The man is played by a fully transformed Gary Oldman, a performance that all representations of Churchill will now be measured against. Taking occasional liberties with the facts for dramatic purposes, the film reflects on an individual’s ability to shape history. It is infused with Churchill’s well-remembered wit and beautifully shot by Bruno Delbonnel.

Delbonnel’s style is often evocative of 18th-century painting, proving that he is a master of colour and lighting. It’s easy to imagine the film as a companion piece to Dunkirk, to which it will inevitably be compared. It is also something of a mirror image to Downfall, which depicted Hitler’s final days.

Wright had already created unforgettable Word War II scenes in Atonement, and here he draws the viewer into the conflict through the eyes of the British government. Churchill is strongly disliked at first, and the existential threat that the country faces does not impede any customary political games. He is evidently a figure of fascination for the director. The camera rarely leaves Churchill’s side, sometimes framing him as a man in complete isolation. This gives Darkest Hour an effective theatrical feel, and makes it a superb character study that reflects not only our evolving view of history, but also the current political anxieties which may colour your perception of the film.

If there is one final mention to make, it has to be mother!. The oddly titled new picture from the masterful Darren Aronofsky is a divisive film that has infuriated some and delighted others.

A much sharper and altogether more accomplished biblical allegory than the filmmaker’s heavy-handed Noah, mother! conveys the feeling of an extended fever dream, much like a nightmare scene from Black Swan extended to feature length.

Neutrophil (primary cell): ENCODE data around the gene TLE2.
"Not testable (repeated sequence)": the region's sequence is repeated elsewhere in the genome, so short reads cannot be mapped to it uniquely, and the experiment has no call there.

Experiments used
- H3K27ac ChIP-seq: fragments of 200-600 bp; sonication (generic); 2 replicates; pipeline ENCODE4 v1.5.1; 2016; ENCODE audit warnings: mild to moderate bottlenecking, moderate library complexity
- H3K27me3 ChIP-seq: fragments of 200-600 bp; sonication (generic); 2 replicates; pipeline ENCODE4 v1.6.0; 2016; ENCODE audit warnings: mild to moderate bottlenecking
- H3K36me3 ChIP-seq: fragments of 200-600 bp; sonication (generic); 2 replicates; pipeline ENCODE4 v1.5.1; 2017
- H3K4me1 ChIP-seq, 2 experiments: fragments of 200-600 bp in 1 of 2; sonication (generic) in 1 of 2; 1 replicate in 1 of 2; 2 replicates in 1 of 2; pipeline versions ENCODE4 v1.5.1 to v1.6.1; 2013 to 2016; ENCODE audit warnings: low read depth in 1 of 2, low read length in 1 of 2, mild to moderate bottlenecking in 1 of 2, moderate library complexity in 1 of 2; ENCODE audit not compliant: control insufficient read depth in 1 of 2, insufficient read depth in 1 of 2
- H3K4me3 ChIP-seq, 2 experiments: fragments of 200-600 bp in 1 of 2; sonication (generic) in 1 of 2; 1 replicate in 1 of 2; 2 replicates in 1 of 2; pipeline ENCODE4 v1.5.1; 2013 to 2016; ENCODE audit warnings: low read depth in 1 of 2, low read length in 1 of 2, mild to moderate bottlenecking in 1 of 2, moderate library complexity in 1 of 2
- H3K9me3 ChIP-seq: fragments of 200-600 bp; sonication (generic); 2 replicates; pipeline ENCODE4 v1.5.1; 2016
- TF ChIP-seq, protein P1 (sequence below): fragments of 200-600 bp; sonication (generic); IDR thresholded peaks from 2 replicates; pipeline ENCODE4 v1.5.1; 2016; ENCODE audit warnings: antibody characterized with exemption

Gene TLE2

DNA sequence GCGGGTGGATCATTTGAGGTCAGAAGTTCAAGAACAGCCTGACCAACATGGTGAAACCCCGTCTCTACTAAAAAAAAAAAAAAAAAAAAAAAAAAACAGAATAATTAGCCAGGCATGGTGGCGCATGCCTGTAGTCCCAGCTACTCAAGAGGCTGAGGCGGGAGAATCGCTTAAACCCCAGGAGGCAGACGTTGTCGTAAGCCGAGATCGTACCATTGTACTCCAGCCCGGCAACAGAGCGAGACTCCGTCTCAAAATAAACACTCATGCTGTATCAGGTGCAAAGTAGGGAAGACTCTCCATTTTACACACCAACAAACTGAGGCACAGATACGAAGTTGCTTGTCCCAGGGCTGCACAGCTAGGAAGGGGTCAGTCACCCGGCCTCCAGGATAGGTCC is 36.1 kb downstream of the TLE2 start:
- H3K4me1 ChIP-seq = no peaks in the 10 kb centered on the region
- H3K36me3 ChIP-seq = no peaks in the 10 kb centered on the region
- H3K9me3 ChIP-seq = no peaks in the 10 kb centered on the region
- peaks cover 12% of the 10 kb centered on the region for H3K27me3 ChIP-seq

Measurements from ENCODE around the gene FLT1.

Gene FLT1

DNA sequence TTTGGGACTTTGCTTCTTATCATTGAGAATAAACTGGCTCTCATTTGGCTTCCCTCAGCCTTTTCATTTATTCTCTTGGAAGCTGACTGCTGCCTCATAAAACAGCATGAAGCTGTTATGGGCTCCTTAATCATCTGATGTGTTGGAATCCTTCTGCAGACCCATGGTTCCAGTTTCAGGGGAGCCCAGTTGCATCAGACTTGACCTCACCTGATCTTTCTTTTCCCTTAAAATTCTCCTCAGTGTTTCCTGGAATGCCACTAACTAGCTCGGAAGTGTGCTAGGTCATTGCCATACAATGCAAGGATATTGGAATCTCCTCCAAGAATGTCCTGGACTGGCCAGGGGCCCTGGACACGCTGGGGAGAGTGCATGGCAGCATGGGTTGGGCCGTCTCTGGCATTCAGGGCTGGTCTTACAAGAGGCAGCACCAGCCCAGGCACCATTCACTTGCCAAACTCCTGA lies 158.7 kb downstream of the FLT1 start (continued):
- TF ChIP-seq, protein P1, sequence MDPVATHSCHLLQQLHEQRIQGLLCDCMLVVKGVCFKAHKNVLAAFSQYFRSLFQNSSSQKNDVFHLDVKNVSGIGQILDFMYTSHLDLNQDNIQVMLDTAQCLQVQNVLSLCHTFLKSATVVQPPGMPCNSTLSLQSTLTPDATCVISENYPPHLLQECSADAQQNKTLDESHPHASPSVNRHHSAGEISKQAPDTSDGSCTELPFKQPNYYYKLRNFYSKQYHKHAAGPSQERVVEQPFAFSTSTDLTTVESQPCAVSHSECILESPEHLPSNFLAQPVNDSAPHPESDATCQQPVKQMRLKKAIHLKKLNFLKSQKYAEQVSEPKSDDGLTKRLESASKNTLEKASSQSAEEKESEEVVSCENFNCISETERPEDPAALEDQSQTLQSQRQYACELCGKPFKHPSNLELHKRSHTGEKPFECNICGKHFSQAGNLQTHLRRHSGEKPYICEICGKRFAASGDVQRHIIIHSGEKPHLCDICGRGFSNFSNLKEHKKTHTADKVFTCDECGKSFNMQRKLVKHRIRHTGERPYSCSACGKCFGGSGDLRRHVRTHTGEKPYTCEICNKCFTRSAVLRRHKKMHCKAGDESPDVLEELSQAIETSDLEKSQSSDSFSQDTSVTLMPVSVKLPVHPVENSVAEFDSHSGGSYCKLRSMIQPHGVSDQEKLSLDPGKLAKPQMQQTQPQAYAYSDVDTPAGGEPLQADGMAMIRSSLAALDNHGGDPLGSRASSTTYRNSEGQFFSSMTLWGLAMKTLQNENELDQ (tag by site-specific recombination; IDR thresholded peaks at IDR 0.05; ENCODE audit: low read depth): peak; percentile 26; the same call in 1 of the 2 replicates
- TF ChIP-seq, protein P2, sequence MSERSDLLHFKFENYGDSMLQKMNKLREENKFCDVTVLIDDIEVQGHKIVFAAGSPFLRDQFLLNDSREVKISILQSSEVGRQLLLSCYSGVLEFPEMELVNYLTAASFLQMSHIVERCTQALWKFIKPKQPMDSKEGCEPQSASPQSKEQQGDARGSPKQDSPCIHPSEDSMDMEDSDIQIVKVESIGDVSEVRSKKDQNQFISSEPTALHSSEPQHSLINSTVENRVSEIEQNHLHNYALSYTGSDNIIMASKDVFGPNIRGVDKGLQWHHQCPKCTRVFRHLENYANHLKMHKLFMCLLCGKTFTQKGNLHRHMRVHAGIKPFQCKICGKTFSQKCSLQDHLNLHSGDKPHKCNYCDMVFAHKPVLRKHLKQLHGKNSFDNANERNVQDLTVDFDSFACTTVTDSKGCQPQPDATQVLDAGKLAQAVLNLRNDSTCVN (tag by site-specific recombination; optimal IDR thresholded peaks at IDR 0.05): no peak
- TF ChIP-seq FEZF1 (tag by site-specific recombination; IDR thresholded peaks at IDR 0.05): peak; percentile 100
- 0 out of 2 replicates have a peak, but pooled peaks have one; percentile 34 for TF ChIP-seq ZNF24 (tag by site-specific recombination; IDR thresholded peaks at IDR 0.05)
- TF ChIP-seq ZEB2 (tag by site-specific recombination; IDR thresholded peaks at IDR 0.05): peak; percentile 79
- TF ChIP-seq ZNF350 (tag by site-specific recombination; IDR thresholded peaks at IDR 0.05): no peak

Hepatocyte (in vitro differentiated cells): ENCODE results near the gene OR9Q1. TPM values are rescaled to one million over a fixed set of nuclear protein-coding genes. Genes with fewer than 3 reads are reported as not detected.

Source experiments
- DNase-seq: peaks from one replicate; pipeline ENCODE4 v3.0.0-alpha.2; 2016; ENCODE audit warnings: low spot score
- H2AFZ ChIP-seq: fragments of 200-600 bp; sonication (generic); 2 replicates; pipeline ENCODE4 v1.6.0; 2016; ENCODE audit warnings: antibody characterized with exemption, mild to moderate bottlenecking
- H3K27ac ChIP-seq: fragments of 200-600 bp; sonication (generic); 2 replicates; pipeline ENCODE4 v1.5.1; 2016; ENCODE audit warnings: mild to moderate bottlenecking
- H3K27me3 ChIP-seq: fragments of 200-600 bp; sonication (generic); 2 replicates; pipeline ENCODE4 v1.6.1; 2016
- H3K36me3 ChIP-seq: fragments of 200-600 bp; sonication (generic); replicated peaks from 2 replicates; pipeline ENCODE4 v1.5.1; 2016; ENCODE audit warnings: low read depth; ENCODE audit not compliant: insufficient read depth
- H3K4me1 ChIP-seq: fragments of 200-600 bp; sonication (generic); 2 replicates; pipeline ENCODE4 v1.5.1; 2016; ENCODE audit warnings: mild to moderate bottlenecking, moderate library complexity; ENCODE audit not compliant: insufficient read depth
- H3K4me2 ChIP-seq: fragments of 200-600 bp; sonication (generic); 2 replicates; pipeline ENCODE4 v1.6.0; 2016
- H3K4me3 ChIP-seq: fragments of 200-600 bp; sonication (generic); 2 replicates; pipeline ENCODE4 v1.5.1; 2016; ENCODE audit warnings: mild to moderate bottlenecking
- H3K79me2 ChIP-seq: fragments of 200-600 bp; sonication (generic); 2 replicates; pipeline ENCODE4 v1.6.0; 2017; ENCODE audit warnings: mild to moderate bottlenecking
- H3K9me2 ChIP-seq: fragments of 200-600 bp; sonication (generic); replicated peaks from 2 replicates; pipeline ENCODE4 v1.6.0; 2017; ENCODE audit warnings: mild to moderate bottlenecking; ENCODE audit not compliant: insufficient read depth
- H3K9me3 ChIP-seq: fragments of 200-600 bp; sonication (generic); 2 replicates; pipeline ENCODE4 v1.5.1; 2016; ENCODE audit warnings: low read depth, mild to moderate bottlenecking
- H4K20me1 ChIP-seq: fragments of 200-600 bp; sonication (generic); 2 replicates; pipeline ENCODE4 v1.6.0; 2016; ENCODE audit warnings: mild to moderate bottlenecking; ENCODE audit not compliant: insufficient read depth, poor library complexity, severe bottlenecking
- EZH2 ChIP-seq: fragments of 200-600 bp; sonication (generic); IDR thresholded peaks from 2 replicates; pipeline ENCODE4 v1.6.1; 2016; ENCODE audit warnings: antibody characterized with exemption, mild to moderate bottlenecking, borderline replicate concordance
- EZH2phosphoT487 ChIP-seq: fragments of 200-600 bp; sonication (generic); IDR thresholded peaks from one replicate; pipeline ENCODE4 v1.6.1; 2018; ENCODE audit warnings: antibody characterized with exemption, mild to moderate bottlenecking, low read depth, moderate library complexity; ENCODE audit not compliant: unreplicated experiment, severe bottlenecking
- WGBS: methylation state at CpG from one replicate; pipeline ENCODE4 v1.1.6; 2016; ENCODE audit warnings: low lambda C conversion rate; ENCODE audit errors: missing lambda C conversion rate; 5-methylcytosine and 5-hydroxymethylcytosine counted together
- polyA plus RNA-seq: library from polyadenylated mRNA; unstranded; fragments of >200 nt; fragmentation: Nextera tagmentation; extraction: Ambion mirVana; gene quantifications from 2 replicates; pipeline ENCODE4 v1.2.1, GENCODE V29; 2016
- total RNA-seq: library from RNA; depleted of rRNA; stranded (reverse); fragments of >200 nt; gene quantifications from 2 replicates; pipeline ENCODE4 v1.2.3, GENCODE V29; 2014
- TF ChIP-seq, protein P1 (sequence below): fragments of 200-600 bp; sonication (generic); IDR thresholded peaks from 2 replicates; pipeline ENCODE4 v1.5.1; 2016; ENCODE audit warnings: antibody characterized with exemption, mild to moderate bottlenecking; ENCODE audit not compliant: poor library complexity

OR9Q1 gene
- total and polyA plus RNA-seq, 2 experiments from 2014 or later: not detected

Set in a secluded Victorian house, it follows an obsessive poet (Javier Bardem) and his young wife (Jennifer Lawrence) who must deal with the arrival of a number of unannounced guests with unexpected consequences.

The focus of the film is on Lawrence’s character, who is subjected to increasing tension. Rejecting any kind of realism, the film progresses like a raging wildfire, climaxing in a scene of utter destruction. Those hoping for conventional horror are bound for disappointment, as this is an artful mind game that defies traditional storytelling.

It is an experience both intensely creepy and thoroughly entertaining. The film unfolds with a dose of humour, taking great pleasure in creating multiple levels of meaning with every turn. Sure to provoke heated debates and fanatical analysis, mother! is an absolute success. A puzzling, unpredictable and uniquely cinematic treat.

While mother! is already out in theatres, most of the films screened at TIFF will take longer to get to you. When they do, you should also look out for Joachim Trier’s stunningly shot Thelma and Martin McDonagh’s gripping Three Billboards Outside of Ebbing, Missouri.

Photo by Elijah Bukreev